The Venezuelan government demanded the lifting of European and American sanctions on institutions such as the state oil company PDVSA and on government officials. These sanctions heavily impact the country’s economy. The US President Joe Biden’s administration has replied that if “meaningful progress” is made in the current talks, the US could rethink the issue but the truth is that little progress has been actually made regarding sanctions relief. According to S&P Global Platts Analytics, Biden’s government is likely to grant only a modest relief, such as crude-for-diesel swaps. This alone would allow Venezuela’s oil production to increase to 600,000 b/d by December 2022, however.
The opposition, in its turn, has demanded guaranteed (regional) elections in November – this time they will not boycott it – and that some activists they regard as political prisoners be released from custody. The opposition representatives have also urged humanitarian aid, including COVID-19 vaccines, be let into the country.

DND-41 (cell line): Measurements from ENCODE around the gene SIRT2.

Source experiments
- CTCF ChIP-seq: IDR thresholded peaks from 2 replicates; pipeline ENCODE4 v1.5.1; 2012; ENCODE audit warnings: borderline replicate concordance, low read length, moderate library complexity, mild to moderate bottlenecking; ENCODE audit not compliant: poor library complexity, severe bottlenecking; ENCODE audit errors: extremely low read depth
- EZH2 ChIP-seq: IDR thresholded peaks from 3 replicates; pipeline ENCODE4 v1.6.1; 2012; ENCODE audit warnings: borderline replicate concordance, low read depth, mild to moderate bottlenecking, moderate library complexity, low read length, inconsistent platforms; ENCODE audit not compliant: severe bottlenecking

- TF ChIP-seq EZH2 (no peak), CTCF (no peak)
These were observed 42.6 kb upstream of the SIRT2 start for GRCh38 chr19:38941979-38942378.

One remarkable development is that both sides have agreed to ratify Venezuelan rights over Guayana Esequiba, an oil-rich region in western Guyana. Since 2018, Guyana has advanced its oil production in the areas in territorial dispute and since at least last year, Guyana has been in the spotlight due to the discovery of large oil reserves.